The City of Corrigan is offering a $1,000 reward, the Administration by Texas Advisory Council (ATAC) is offering a $1,000 reward and Polk County Crime Stoppers are also offering a $1,000 reward, with a possible total reward of $3,000 from all the participating agencies for information leading to the arrest and conviction of the vandal or vandals responsible for the damage.
Livingston police detective Marty Drake receives the “Polk Countian of the Year” award.
By Brian Besch
The 79th Annual Polk County-Livingston Chamber of Commerce Award Banquet celebrated outstanding community service award recipients for 2014 and recognized the efforts of several chamber members Thursday at the Polk County Commerce Center.
Chamber Executive Director Christi Sullivan was the night's master of ceremonies, while the Go Texan Committee Cookers provided steak dinners to those in attendance. Texas Congressman Brian Babin was on hand to present special commendation awards as was Shawn Dunn of State Rep. James White's staff.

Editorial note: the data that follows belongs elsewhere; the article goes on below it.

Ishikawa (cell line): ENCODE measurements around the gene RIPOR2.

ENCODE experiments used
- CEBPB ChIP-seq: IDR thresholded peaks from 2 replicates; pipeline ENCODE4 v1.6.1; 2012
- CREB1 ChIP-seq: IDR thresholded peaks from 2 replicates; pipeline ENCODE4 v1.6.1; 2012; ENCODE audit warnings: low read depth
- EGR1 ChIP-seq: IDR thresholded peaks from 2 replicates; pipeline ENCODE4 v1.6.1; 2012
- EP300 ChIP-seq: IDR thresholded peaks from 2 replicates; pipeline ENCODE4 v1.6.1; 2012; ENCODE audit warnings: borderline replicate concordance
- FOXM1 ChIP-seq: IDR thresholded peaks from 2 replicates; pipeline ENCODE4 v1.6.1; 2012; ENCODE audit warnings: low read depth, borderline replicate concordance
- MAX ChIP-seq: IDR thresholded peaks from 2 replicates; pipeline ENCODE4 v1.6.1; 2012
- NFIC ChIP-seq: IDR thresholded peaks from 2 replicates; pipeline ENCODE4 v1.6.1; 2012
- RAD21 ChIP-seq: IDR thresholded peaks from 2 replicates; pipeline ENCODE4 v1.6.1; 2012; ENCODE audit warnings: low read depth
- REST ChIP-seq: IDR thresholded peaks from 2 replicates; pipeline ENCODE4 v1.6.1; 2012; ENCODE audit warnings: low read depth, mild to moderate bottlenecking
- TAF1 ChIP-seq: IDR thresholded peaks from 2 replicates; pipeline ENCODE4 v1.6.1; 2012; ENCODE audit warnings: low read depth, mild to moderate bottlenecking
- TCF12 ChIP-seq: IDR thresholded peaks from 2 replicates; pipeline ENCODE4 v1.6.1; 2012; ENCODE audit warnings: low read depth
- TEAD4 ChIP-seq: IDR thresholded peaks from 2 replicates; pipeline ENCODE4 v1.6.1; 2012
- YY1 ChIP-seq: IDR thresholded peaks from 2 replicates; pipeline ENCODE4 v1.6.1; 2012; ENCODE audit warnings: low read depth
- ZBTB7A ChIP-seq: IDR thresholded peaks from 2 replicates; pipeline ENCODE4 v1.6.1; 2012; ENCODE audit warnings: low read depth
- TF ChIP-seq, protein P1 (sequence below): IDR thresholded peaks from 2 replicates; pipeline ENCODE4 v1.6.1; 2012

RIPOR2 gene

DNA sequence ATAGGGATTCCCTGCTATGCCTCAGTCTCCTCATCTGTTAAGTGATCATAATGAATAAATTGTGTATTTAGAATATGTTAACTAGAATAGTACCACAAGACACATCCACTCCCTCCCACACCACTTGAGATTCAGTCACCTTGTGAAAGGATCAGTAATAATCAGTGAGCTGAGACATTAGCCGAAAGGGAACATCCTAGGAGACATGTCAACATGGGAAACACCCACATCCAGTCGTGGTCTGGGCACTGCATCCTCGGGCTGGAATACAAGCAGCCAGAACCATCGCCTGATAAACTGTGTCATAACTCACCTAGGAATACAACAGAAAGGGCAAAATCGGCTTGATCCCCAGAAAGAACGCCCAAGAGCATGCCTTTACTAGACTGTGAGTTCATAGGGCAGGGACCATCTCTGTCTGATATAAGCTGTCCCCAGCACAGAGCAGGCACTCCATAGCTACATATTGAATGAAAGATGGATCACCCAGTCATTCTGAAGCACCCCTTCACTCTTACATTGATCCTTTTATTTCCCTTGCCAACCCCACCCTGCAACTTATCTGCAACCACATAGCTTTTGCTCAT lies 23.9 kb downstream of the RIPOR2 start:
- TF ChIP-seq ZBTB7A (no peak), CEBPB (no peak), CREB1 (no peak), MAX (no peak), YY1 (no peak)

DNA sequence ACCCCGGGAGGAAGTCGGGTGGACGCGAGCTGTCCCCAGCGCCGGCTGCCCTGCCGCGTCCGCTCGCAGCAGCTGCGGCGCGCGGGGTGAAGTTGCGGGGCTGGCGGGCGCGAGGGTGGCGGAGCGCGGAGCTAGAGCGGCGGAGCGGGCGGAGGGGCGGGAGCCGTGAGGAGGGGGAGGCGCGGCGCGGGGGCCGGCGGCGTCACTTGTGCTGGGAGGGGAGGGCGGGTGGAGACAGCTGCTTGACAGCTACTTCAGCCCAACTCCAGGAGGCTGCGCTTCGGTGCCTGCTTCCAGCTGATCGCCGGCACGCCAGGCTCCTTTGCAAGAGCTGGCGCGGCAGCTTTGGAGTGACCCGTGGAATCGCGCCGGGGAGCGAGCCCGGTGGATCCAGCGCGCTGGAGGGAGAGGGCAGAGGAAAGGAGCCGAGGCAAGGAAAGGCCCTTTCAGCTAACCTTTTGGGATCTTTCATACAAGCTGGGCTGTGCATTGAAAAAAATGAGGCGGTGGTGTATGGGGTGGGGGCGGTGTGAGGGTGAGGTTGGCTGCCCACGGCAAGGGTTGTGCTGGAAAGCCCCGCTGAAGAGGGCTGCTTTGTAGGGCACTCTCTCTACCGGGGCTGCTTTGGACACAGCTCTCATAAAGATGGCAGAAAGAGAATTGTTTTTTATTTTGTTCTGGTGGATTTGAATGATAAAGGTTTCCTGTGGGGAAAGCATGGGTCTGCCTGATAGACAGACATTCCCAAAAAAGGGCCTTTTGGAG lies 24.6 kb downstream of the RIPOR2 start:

Polk Countian of the Year Marty Drake is a detective with the Livingston Police Department. He is newly elected to the Livingston ISD school board, but does much more.
The officer was responsible for starting many groups and activities in both Onalaska and Livingston ISD when he served at each.
He becomes Coach Drake for three months of the year when he leads the Polk County Go-Getters, a local Special Olympics basketball squad.
An additional transformation is when he is the Livingston Volunteer Fire Department's "Bunker the Safety Clown," teaching fire safety to the children of Polk County.
Drake takes part in SAAFE House, Miss Polk County, Childrenz Haven Gala, Polk County District Attorney's Crime Victims 5K, Houston Livestock Show and Rodeo, Timber Creek Elementary Carnival and City of Livingston Employee Appreciation Banquet, Lions Club, Rotary Club, Lunch and Learns, school employees, bank employees and youth groups — just to name a few.
For the past five years, community service award winner Peggy Huson's association with the Rotary Club has been a large part of her daily activity.